Joan the Builder in 'Yes, we can' mode
Published 02/04/2015 | 02:30
Joan the Builder, sporting a hard hat, a canary-yellow hi-viz jacket and an aura of positive vibrations, was industriously constructing a case for the Coalition's defence.
Can we fix it? Yes, we can, she all but chirped.
The Tánaiste was perched on a makeshift wooden platform in the forecourt of the National Gallery against a backdrop of all the props of the boom-time: busy builders, cranes, scaffolding, skips and the happy din of banging and drilling, launching a new scheme to aid construction workers to get off the dole and back to work.
The deja-vu was either cheering or chilling, depending on how badly one was mauled by the Celtic Tiger.
Joan had all sorts of good news to dole out - in fact, it was the dole, or the decreasing numbers in receipt of it, that was the first item on the agenda. The Government had been quietly crossing fingers that the jobless figures would dip back into single digits this week, but instead they hovered at precisely 10pc.
But the Tánaiste professed herself delighted, nonetheless. "We want to get effectively to full employment at the end of two further years and I believe we can do it."
Then Joan promptly picked up a lump hammer and took an unmerciful swing at RTÉ. She reckoned that the opponents of water charges had "dominated" the media.
"I think certainly, at a certain point, RTÉ's sense of excitement perhaps about the water charges seemed to mean that their focus was almost exclusively on the people who are making a case about not paying," she sniffed, before lobbing another brick at Montrose, adding that the Labour Party would like to see "balanced, impartial and fair coverage from RTÉ".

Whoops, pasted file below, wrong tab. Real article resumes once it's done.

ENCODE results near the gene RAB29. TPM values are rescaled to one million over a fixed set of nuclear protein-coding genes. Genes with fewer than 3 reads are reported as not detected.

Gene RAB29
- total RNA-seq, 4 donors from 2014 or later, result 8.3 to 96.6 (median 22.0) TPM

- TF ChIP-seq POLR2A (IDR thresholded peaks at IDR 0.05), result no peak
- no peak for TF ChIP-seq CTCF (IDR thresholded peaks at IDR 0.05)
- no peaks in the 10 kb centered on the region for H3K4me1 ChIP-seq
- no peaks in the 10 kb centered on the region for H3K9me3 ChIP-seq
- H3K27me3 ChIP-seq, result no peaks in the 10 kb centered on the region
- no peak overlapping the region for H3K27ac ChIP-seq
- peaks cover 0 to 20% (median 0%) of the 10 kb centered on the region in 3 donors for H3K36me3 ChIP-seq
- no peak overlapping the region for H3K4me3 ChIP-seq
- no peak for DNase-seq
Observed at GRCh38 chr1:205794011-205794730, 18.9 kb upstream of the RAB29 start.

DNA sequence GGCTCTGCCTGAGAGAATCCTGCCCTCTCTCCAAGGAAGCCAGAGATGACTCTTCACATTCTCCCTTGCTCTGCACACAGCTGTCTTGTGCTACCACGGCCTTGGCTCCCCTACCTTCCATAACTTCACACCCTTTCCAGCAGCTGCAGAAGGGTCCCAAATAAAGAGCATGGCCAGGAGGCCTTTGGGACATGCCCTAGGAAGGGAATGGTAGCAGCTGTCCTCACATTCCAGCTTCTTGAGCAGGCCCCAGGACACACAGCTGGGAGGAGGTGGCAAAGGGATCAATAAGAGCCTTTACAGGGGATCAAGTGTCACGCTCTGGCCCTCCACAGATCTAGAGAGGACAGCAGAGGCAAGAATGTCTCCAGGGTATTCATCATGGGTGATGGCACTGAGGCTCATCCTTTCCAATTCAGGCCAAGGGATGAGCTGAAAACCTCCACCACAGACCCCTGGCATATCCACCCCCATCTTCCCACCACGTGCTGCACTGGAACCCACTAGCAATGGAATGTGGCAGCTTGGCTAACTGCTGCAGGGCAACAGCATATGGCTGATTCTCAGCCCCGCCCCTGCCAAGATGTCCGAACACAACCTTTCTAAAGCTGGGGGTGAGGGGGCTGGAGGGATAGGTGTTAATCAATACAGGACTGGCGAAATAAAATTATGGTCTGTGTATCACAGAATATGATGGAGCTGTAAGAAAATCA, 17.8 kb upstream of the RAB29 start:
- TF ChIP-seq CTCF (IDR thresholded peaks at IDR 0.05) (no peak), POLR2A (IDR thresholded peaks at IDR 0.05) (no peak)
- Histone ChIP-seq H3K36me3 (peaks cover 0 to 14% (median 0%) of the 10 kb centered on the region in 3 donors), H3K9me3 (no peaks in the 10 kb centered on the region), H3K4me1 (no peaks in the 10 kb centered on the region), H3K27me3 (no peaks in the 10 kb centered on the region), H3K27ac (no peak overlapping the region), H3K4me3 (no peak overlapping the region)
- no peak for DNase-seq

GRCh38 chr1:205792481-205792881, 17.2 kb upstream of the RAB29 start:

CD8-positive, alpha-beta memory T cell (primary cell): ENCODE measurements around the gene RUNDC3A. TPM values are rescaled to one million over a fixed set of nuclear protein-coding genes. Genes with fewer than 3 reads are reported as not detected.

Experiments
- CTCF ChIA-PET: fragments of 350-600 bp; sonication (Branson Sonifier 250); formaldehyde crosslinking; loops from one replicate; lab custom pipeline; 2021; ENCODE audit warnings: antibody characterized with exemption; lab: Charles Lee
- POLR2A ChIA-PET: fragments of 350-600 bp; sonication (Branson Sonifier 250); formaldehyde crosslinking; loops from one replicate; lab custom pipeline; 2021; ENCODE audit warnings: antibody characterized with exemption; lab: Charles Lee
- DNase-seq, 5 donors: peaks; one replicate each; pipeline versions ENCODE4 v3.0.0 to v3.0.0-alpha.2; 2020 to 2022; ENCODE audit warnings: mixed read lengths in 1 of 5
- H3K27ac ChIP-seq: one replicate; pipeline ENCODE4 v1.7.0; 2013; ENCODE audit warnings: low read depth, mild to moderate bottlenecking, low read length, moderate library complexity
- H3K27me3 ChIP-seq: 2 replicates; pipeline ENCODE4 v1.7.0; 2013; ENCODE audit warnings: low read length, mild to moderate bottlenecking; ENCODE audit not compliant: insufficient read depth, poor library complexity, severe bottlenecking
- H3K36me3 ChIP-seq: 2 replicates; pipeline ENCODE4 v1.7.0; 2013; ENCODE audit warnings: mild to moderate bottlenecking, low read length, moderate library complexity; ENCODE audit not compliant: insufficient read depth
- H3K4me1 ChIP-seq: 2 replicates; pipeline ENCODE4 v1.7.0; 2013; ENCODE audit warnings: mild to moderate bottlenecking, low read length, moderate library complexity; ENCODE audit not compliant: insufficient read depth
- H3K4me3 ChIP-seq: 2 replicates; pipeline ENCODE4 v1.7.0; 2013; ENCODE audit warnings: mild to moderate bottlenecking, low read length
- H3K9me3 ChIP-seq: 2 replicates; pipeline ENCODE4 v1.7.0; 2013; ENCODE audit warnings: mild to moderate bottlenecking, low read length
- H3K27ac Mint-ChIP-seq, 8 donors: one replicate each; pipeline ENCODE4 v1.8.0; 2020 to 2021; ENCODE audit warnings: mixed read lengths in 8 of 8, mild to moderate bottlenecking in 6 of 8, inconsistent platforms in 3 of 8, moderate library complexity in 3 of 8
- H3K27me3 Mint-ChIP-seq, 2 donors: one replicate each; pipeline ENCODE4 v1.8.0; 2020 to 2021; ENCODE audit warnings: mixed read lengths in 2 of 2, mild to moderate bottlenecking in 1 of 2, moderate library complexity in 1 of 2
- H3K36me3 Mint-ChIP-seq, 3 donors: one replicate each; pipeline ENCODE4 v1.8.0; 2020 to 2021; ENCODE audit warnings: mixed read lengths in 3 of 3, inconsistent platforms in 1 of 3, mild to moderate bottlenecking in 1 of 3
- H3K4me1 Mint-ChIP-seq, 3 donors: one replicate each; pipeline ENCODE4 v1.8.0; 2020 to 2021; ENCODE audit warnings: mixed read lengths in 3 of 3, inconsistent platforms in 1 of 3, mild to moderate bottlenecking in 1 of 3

RTÉ of course begged to differ in a statement released later in the day.
But an unconcerned Joan the Builder was on a roll (not a breakfast roll, you understand) - so much so, that she almost forgot to mention her presence in the middle of the massive refurbishment of the National Gallery, until gently reminded by Tom Parlon, the chief of the Construction Industry Federation.
"This is one of the flagship projects of the seven capital projects in memory of the seven signatories of the Proclamation, and it's going to be ready to open in January 2016," she announced cheerfully.
It was all good news - but still Joan has one massive refurbishment project to tackle - how on earth will she rebuild her own party to avoid electoral demolition? Can she do it?